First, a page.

The Olde Woolen Mill.

Today, The Caleb Foundation celebrated the grand opening of The Olde Woolen Mill in North Berwick, ME.  We’ve been working on this project for quite awhile and are thrilled to see residents moving in.

The Portland station, WCSH Channel 6 covered the event here.

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Published in: on October 27, 2009 at 12:41 am  Leave a Comment  
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Charter Cities: or, how James Earl Jones Solved Poverty

Almost every time I see Field of Dreams on, I stop and watch it for awhile.  It was a magical movie growing up.  I didn’t play baseball and I didn’t live on a farm, but there was something so familiar about the whole movie.  Who would have thought that the most famous line from the movie would end up describing a revolutionary idea to end poverty in developing nations?

If you build it, they will come…

Who can forget JEJ’s speech when Kevin Costner’s about to sign away the farm?

While Paul Romer doesn’t have nearly as impressive of a voice as JEJ, he does manage to deliver a moving (and controversial) clarion call with a similar suggestion: If you build it, they will come. Only Romer’s not talking about a baseball field in the middle of the cornfields, he’s talking about brand new, empty cities,  built on uninhabited lands in poor nations, governed by other nations that invite people to come get jobs there.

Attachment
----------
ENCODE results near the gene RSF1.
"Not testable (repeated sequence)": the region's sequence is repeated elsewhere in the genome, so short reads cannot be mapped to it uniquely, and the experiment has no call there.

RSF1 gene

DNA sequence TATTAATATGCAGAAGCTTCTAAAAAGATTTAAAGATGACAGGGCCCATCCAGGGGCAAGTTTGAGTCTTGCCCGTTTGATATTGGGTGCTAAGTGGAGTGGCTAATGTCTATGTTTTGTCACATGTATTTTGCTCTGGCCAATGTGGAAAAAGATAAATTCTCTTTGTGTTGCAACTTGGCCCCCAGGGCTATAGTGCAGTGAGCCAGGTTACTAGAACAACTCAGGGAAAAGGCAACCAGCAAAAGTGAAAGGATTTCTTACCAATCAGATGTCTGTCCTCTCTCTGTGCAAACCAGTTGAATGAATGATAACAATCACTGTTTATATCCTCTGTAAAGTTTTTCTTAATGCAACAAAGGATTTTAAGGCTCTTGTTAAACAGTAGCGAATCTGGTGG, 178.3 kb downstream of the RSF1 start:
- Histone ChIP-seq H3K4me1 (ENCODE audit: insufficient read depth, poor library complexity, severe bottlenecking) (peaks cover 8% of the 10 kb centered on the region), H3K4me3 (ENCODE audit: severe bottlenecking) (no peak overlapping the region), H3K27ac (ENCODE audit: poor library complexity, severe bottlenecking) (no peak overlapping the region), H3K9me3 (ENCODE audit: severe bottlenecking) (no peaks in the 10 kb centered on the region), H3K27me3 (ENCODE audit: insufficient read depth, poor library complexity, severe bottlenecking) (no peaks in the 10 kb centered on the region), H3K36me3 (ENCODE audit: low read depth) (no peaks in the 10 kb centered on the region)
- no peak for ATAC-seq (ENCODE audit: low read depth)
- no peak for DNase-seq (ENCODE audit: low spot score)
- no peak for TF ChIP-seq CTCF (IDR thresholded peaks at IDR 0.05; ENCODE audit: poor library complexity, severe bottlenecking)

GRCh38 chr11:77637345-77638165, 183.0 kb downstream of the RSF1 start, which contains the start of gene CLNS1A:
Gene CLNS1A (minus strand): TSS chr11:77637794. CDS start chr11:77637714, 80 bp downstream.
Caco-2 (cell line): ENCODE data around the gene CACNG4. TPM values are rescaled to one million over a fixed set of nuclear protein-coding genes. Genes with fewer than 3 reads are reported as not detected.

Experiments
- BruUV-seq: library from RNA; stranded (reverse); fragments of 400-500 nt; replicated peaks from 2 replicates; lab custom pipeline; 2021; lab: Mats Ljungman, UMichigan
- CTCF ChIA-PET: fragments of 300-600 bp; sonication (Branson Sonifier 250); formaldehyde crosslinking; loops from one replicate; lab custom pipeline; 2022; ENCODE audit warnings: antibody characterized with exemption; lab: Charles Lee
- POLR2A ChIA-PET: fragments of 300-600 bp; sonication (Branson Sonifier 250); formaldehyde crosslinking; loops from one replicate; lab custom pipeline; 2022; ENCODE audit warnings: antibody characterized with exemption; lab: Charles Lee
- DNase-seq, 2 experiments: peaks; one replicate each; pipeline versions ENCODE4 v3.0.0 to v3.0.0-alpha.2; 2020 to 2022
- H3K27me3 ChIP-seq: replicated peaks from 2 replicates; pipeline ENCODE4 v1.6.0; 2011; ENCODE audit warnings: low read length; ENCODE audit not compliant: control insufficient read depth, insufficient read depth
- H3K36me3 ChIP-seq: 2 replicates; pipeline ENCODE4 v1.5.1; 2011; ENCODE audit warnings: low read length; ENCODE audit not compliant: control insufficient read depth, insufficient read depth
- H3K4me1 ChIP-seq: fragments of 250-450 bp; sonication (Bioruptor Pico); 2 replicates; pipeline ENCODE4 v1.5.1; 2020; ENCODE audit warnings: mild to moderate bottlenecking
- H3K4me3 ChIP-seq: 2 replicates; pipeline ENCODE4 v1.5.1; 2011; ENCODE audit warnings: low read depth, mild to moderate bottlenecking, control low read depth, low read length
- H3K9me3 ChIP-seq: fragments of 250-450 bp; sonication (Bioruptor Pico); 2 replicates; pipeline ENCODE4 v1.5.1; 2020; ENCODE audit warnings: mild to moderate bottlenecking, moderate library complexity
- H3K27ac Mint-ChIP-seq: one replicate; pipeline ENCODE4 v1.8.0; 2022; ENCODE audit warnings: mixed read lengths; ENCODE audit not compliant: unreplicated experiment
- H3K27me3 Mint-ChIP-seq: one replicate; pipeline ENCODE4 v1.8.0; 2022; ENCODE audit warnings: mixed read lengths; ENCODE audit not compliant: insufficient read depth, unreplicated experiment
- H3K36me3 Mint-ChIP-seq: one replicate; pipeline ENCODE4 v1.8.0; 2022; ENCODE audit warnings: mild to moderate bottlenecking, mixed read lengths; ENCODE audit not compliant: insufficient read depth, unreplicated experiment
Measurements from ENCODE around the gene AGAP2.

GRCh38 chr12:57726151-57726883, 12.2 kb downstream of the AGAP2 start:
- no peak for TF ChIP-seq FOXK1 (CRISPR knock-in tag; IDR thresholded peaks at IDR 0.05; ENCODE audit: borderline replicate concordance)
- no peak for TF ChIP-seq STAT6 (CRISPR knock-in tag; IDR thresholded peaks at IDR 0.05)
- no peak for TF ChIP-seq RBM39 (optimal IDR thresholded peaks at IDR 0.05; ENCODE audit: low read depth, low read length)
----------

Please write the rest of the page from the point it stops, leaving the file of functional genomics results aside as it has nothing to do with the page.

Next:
Romer outlines his idea for lifting millions out of poverty:

Building Charter Cities that

1. are governed by good rules (captured in the charter) multiple nations,

2. offer choices for people (consist of completely voluntary residents and built on uninhabited land) and

3. offer choices for leaders (in the form of joint partnerships between different nations to govern the charter city).

Check out his TED talk for a better description.


Romer’s Website is here


There’s an intelligent Q & A with Romer via the Freakonomics Blog if you’re interested.

Published in: on October 22, 2009 at 6:11 pm  Leave a Comment  
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The Railway Children- by Seamus Heaney

When we climbed the slopes of the cutting
We were eye-level with the white cups
Of the telegraph poles and the sizzling wires.

Like lovely freehand they curved for miles
East and miles west beyond us, sagging
Under their burden of swallows.

We were small and thought we knew nothing
Worth knowing. We thought words travelled the wires
In the shiny pouches of raindrops,

Each one seeded full with the light
Of the sky, the gleam of the lines, and ourselves
So infinitesimally scaled

We could stream through the eye of a needle.

Published in: on October 19, 2009 at 6:01 pm  Leave a Comment  

Marx Brothers.

Published in: on October 2, 2009 at 3:16 pm  Leave a Comment